Heating and Air Conditioning

What You Need To Know About Wall Heaters

WALL HEATERS 101 | The Benefits

  • Starts Working Quickly:
    When operated with the proper safety precautions, wall-mounted heaters provide a variety of benefits for home and apartment dwellers. Many of these units will heat up within 60-120 seconds, providing fast and efficient heat when you need it the most.
  • Perfect for Supplemental Heating:
    Wall heaters are also a great tool to use for supplemental heating. This strategy consists of using a low-cost heating device that uses minimal electricity to warm up the area you’re currently residing in, instead of heating up your entire home. Not only will this make your home more energy efficient, you’ll ultimately pay less when you receive your heating bill. We can’t stress it enough, supplemental heating is one of the best ways to lower your energy bills in the winter months.
  • Features Temperature Control:
    Electric wall-mounted heaters typically have a feature that allows for complete temperature control. This is a recommended feature that you should look for when buying a heater for yourself. Without having complete control of the temperature, you run the risk of having a temperature that is never quite right.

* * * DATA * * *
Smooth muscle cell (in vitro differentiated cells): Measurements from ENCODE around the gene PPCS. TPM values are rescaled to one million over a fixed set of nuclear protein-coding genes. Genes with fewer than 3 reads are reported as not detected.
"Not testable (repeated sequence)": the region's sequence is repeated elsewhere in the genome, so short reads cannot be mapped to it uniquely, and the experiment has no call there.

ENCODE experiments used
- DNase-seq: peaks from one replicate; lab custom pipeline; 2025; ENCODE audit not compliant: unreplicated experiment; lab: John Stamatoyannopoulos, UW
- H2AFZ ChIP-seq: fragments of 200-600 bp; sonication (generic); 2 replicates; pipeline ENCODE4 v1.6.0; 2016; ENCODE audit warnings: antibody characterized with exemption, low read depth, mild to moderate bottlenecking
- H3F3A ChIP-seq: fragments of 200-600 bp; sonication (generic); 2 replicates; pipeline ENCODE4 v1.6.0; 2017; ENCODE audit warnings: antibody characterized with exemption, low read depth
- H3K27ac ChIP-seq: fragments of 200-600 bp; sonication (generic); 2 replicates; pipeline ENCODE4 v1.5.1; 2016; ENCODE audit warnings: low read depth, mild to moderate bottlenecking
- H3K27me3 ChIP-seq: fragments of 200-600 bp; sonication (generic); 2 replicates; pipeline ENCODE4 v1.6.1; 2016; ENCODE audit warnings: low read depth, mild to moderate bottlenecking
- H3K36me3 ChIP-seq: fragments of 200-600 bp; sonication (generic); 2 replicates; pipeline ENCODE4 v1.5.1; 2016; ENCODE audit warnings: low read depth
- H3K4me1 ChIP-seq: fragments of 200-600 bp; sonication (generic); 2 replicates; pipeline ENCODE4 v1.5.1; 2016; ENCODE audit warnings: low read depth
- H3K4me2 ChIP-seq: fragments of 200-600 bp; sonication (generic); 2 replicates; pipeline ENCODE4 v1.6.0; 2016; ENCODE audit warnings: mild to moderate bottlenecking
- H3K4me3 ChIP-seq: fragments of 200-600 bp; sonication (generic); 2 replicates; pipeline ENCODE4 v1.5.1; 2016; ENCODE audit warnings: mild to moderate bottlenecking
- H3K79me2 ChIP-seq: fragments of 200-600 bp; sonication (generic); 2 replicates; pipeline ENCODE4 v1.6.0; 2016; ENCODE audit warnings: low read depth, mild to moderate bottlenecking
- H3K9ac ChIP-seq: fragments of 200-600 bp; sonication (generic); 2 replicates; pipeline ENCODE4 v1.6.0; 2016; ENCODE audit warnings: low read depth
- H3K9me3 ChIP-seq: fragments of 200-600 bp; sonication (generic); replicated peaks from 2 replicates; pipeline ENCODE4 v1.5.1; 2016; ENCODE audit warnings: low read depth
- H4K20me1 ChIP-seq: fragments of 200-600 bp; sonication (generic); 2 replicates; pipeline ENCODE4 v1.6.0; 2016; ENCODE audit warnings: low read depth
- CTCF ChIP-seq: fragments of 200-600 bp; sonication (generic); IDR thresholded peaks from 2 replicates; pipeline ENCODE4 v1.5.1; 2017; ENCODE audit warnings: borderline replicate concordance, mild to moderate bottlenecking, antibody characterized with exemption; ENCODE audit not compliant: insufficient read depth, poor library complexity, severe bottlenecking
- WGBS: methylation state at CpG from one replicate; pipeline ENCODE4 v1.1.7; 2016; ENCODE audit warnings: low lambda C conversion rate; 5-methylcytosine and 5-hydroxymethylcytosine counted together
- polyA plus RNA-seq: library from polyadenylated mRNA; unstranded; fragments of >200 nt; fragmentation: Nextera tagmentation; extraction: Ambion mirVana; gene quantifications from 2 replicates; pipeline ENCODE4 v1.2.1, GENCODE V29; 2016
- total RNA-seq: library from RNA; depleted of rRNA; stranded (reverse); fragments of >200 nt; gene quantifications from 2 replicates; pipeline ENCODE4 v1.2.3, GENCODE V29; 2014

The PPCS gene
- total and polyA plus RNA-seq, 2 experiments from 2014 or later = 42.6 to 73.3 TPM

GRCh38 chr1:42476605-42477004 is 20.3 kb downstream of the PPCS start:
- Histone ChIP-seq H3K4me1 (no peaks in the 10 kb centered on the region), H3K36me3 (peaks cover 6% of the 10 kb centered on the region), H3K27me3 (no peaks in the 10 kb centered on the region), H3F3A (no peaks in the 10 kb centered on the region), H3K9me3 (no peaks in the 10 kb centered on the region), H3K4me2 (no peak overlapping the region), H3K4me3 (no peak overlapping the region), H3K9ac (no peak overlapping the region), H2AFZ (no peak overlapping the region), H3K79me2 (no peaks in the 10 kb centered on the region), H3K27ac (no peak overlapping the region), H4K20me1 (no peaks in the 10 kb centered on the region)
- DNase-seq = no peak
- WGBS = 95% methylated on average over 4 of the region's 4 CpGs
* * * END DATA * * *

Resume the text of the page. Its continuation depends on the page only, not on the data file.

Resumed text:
• Keeps You Warm For Hours:
    Another great benefit, is that the heat from wall heater typically lasts for hours, even after the unit has been turned off. If it doesn’t, then you may want to check out how much insulation your home has or if there’s any drafty windows or doors.
  • Save Space:
    In addition to being cost-effective and convenient, wall-mounted heaters are great space savers. Because they are directly attached to a wall, they leave you with more floor space. This is the main reason why this type of heater is an optimal choice for individuals living in smaller spaces.
  • Easy to Install & Maintain:
    Wall heaters are easy to install and replace, and repairs are typically minimal. Installation is typically very easy. Just remember to attach it to a stud in the wall, and not just the sheet-rock. If something needs to be repaired, you can easily take it down and make the necessary repairs.

Central air systems are the most common heating and cooling systems in found in homes. However, there are a different options when it comes to keeping comfortable temperatures in the home if it does not have a central unit. One of those systems being the wall heater, which is commonly found in older style homes, studios or small apartments. So, what is a wall heater and what can you do to make sure it functions to its full potential? Here are some things to consider:

1. What is a wall heater and how does it work?

Wall heaters are units installed in or attached directly to the wall and most of the time controlled by a thermostat. They are most commonly used in studio apartments, compact living spaces and smaller offices, because they generate a good amount of heat suitable for keeping small areas warm, yet don’t take up any valuable floor space. There are two types of wall heaters. The single-wall heater is designed to heat one room at a time. The double wall heater is perfectly designed to heat up 2 rooms at a time, generating more heat at once.